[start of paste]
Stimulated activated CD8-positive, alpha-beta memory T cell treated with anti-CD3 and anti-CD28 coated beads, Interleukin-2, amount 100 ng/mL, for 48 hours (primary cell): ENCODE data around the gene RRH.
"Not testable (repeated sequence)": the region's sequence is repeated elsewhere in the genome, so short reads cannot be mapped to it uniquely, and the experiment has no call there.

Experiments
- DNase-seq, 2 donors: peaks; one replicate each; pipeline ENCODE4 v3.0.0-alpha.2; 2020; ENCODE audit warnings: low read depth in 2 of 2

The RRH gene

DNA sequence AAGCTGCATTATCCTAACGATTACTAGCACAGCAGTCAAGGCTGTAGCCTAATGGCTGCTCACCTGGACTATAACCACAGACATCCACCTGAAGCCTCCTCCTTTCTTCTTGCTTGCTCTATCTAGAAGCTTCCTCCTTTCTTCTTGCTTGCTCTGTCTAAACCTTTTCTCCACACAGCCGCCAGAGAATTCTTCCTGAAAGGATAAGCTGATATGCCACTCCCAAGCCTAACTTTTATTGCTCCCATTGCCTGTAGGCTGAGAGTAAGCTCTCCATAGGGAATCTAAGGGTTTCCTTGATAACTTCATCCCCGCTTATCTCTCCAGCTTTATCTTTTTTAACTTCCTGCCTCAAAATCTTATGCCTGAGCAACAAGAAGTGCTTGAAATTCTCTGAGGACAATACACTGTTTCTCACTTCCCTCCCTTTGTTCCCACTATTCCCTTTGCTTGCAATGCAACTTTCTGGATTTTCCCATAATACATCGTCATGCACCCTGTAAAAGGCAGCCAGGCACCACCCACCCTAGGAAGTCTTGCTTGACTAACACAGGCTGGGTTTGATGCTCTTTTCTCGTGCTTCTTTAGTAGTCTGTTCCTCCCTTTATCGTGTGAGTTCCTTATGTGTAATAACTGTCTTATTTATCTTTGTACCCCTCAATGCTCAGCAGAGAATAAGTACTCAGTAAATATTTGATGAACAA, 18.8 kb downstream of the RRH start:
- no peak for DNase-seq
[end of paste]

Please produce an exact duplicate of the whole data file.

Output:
Stimulated activated CD8-positive, alpha-beta memory T cell treated with anti-CD3 and anti-CD28 coated beads, Interleukin-2, amount 100 ng/mL, for 48 hours (primary cell): ENCODE data around the gene RRH.
"Not testable (repeated sequence)": the region's sequence is repeated elsewhere in the genome, so short reads cannot be mapped to it uniquely, and the experiment has no call there.

Experiments
- DNase-seq, 2 donors: peaks; one replicate each; pipeline ENCODE4 v3.0.0-alpha.2; 2020; ENCODE audit warnings: low read depth in 2 of 2

The RRH gene

DNA sequence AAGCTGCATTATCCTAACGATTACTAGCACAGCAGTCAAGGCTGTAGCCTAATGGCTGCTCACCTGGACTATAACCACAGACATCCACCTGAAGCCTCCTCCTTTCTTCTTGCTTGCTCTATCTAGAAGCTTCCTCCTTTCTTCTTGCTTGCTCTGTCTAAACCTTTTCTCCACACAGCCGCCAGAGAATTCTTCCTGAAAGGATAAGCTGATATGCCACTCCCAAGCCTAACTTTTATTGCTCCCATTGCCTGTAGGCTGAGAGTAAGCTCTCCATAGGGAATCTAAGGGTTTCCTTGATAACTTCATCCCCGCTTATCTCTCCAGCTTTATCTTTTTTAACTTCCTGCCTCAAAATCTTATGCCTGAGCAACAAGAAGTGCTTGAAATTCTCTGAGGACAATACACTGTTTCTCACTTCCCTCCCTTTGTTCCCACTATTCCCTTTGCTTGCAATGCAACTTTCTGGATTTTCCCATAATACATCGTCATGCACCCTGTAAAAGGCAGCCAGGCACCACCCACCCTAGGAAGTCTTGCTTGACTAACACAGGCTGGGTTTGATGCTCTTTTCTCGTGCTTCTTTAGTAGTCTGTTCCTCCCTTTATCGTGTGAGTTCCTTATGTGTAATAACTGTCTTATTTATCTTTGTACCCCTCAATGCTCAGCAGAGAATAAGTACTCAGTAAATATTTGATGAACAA, 18.8 kb downstream of the RRH start:
- no peak for DNase-seq